If you work in the tooling industry, or in a role where you engage in industrial milling, you’ll know all about milling cutters. But for everybody else, there’s Prima Tooling’s expert blog to help! Milling cutters are the cornerstone of machine milling, and a vital part of any milling machine. As the name implies, the milling cutter is the specific part of the milling machine that is used to cut, shape, and excavate material from a workpiece to create a desired part or product.
The term “milling cutter” is a broad umbrella name for a huge range of cutting tools used as part of a milling machine. End mills are the standard, and most commonly used, form of milling cutter. So much so, that often the terms are used interchangeably, but they aren’t quite synonymous. To simplify it, you could say that all end mills are milling cutters, but not all milling cutters are end mills!
But end mills are just one form of milling cutter. Countless other types exist, all designed specially to be the ideal tool for a specific milling application. Let’s take a look:
As mentioned above, end mills are the most common type of milling cutter. End mills are identifiable by their cutting edges on the end of the cylindrical tool, not just the sides. There are multiple different types of end mills for milling different shaped slots, such as square, ball-nose, and radius end mills. Other types are designed with a specific function in mind, like roughing and finishing end mills, which are designs to maximise material excavation speed at the cost of leaving a rough finish, and to polish off the rough finish to leave a smooth, professional one, respectively.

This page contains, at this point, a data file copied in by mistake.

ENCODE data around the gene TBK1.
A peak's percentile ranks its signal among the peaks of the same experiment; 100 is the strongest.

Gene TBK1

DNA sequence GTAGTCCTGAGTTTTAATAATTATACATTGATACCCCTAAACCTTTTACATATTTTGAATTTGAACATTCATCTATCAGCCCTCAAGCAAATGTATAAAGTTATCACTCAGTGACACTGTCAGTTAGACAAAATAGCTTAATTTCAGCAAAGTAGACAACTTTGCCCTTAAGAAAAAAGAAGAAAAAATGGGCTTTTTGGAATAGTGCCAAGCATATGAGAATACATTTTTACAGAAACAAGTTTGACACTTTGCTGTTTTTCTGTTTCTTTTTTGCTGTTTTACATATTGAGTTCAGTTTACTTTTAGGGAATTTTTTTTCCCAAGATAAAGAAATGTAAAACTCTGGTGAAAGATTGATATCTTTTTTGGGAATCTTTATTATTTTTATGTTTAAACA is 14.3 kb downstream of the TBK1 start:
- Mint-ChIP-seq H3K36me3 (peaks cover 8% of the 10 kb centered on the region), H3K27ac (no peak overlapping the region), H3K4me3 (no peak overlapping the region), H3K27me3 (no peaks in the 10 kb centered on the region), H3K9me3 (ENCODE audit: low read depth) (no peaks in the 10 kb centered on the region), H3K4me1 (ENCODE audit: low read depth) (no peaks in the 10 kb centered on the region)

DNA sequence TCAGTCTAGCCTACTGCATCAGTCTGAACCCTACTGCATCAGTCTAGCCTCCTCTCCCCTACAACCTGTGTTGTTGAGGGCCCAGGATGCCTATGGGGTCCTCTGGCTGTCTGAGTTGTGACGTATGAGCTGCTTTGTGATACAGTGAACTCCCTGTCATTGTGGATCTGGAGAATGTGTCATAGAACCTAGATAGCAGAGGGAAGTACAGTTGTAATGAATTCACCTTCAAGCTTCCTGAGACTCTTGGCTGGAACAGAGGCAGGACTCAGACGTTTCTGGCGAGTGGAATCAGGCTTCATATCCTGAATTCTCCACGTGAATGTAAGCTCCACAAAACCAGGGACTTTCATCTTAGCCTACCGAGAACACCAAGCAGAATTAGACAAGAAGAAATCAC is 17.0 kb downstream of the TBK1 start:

Slab and Face Mills
Face milling and slab milling, sometimes referred to as peripheral milling, perform very similar tasks. Both are designed to cut away layers of material from a broad, flat workpiece in order to leave a smooth and level surface. The difference is how they achieve this. Slab or peripheral milling is performed by cutting edges around the circumference of the cylinder, which rotates parallel with the workpiece. Face milling, on the other hand, is conducted by rotating the tool perpendicular to the surface, with its face making contact rather than the circumference. Teeth around the edge of a face mill can be used for shaping and removing material, while the face itself is designed to leave a beautiful finish.
These are just a few of the many different shapes, sizes, and styles of milling cutters available on the market today. No matter what milling task you need to complete, there is a milling cutter out there designed with you in mind! You can check out our ranges of milling cutters like carbide end mills or PCD end mills here, or take a browse of our other fantastic collections, such as our compression router cutters, slatwall tooling, and threading taps. If you’re not sure what tool you need, we can help! Get in touch today for our expert advice and guidance.